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       Volume I - August 28, 2009

We Can Do It! Freezer Jam
by Patty Liston & Alice Osborne

One of Alice’s daughters has been teaching her friends in New York how to make freezer jam. They go out into the orchards, come back to her kitchen, and get to work. At the end of the day, the women have freezer jam to take home. How cool is that! We wanted to share with you how easy it is to have good food, made by you, ready in your freezer.

Whether you pick, or purchase your strawberries, raspberries, blackberries, blueberries, apricots, peaches, cherries and/or plums, everything can be put into a jam. Summer offers fruit at its best--why not preserve some for later?

The Ingredients

The ingredients for freezer jam are few, but it's vital to follow the recipe exactly if you want reliable, safe, and delicious results.

  • Fruit Use perfectly ripe fruit. Since you won't be cooking it, the flavor of the jam is going to be much like the flavor of the fruit, meaning if the fruit is over- or underripe, you'll be able to taste it. Jam made with under-ripe fruit, besides being sour, may jell too much, while jam made with overripe fruit--besides having an off-flavor--may not jell enough.

  • Pectin Traditional jam recipes call for cooking; this process thickens the jam. Since you don't cook freezer jam, most recipes call for additional pectin to thicken it, giving the mixture the consistency you expect from your preserves. Commercially produced pectin is derived from fruit--usually apples or citrus. Store-bought pectin comes in two forms: powder and liquid. These are not interchangeable--you should use whichever form your recipe calls for. The most common freezer jam recipes call for powdered pectin.

    The basic ratios for each packet of powdered pectin are:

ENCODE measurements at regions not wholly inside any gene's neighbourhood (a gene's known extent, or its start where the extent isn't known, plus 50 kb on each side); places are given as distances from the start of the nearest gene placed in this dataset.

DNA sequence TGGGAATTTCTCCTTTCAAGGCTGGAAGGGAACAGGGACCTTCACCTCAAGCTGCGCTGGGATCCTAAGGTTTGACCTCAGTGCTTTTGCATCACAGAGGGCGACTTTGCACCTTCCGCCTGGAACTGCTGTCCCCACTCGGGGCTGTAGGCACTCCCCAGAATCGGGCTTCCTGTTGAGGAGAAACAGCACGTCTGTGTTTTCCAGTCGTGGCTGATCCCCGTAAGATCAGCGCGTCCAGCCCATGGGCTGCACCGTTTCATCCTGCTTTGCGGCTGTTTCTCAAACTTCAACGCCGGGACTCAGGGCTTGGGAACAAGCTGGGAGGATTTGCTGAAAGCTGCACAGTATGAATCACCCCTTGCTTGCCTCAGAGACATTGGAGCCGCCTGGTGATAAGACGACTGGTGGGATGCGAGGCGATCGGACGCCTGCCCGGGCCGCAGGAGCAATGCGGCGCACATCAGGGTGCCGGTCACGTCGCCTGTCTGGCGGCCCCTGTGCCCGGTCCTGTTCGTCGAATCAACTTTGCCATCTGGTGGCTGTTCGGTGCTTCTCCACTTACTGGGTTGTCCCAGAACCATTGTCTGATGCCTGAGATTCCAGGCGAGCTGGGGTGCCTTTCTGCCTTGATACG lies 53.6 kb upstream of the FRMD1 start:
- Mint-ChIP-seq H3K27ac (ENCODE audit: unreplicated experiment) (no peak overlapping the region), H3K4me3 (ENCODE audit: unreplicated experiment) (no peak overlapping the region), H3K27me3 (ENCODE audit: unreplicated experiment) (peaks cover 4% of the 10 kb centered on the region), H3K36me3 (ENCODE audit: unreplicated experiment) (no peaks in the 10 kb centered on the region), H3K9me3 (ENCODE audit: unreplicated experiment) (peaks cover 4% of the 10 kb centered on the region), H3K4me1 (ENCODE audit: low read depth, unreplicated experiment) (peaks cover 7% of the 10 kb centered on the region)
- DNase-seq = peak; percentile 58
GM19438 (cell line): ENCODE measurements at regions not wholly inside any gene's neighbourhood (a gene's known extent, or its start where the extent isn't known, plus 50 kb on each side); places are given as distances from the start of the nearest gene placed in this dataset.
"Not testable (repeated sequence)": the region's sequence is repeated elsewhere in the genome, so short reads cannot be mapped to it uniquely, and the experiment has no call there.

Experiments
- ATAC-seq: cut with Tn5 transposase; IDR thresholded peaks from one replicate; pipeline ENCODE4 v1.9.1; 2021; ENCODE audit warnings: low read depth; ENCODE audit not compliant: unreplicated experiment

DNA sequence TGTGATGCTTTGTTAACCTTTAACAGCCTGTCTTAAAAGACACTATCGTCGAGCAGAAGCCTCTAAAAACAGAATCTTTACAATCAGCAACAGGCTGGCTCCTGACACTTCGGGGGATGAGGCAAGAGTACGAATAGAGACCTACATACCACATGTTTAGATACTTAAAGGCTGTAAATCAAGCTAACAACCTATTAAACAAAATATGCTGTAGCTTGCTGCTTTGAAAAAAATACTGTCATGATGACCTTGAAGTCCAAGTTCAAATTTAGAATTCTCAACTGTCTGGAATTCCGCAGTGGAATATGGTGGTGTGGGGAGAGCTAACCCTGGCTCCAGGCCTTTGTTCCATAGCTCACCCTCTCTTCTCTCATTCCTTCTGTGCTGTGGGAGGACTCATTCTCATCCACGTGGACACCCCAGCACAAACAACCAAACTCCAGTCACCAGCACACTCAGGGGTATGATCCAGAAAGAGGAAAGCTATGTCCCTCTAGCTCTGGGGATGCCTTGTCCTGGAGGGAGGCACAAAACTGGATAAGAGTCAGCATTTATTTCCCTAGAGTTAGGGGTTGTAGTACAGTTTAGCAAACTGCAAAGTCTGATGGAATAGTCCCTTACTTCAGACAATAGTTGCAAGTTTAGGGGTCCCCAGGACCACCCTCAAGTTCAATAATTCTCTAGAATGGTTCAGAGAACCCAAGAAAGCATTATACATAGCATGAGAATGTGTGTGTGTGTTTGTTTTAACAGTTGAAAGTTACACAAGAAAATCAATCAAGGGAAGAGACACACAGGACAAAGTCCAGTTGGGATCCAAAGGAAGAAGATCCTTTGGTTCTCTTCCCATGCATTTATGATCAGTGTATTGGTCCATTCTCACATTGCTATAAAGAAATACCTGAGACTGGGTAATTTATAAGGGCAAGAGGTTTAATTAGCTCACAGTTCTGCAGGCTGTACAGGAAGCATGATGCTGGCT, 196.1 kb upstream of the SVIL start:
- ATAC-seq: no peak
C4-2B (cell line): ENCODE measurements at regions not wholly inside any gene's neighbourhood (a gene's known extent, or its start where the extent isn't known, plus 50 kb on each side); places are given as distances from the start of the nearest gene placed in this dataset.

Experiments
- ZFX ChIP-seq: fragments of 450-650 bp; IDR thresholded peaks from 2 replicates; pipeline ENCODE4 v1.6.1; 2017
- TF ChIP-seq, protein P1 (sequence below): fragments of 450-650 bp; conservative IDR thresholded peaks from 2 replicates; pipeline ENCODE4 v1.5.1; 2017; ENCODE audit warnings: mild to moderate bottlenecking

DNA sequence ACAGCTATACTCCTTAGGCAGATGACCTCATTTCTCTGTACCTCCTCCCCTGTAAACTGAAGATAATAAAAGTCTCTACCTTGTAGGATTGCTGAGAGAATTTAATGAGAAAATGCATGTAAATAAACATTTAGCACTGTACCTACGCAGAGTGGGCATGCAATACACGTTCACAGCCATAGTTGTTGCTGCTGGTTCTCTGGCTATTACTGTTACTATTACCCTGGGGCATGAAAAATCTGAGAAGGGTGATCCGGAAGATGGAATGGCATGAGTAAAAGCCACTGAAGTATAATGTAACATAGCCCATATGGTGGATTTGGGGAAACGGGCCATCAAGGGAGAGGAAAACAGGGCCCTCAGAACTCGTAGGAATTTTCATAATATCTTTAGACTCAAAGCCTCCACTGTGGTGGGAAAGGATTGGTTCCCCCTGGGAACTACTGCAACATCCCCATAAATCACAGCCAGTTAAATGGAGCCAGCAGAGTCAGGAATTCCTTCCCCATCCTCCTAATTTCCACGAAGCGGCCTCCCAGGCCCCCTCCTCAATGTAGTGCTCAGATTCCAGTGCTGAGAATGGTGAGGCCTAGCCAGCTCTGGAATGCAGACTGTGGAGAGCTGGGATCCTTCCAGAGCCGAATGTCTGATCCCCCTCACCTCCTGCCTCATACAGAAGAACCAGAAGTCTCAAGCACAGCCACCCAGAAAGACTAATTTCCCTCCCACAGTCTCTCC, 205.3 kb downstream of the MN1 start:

3 cups mashed fruit
    5 cups sugar, and
    1 cup water in which to dissolve and boil the pectin.

    This formula can vary a little depending on the brand of pectin, however, so the best thing to do is follow the manufacturer's instructions on the package.

  • Sugar Sugar inhibits the growth of bacteria, keeping your jam fresh, fruity, and safe to eat. Jam recipes are formulated to call for a certain ratio of pectin to sugar, and they will not jell properly if you don't use the correct amount of sugar. If you'd like to make less-sweet jam, you'll need to buy a special kind of pectin that's formulated to work with less sugar and follow the proportions as given to you on the package.


    Before you begin making the jam, have all your jam jars ready and waiting. Use either sturdy plastic containers with tight-fitting lids, or short, wide-mouthed glass jars made especially for the freezer. It's best to choose containers that are no bigger than pint-size; the jam will not set up as well in larger containers. Wash them as you would any other dishes; there's no need to boil them like with traditional jam-making.

    Making Jam

    The process itself is simple:

  • Wash and stem the fruit (and peel it, if applicable).
  • Place it in a wide-bottomed pan and crush with a potato masher to a smooth consistency, leaving some chunks of fruit if you like.
  • Stir in the sugar and let the mixture sit for 20 minutes, stirring occasionally.
  • In the meantime, mix together the pectin and water in a small saucepan until the powder is dissolved; bring it to a boil over high heat, and let it boil for a full minute.
  • Pour it into the fruit and stir for a couple of minutes.
  • Pour the jam into your containers, leaving a half-inch of "headspace" at the top.
  • Cover the containers and let them sit at room temperature for 24 hours.
  • The jam should have thickened significantly overnight, but it can take up to two weeks for it to completely finish its jelling process. If it's too thick, stirring it will soften it up. If it's still too runny after two weeks, you can pour it into a saucepan and bring it to a boil. It will get thicker as it cools, and you can re-bottle as you did before.

    Storing Your Jam

    As the name implies, freezer jam is meant to be stored in the freezer. In fact, it will keep beautifully in the freezer for up to a year. You can also keep freezer jam in the refrigerator for up to three weeks. Once you open a container of jam, you should use it within three weeks as well. Just remember never to keep freezer jam at room temperature, or it will spoil.

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